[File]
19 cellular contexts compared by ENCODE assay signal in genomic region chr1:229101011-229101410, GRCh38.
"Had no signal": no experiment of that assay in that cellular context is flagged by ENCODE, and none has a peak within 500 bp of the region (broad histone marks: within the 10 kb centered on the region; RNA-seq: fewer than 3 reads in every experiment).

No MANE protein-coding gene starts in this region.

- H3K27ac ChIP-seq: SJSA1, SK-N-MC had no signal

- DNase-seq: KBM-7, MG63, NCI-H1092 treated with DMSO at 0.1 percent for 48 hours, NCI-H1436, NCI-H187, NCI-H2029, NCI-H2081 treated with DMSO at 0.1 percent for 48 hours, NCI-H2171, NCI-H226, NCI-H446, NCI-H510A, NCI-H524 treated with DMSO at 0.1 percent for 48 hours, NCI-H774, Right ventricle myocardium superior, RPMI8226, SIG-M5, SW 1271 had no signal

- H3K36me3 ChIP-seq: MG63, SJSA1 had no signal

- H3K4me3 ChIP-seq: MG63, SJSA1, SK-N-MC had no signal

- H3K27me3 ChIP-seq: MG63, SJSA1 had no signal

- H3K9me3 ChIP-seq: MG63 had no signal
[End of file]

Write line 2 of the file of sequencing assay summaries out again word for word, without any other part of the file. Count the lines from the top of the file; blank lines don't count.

"Had no signal": no experiment of that assay in that cellular context is flagged by ENCODE, and none has a peak within 500 bp of the region (broad histone marks: within the 10 kb centered on the region; RNA-seq: fewer than 3 reads in every experiment).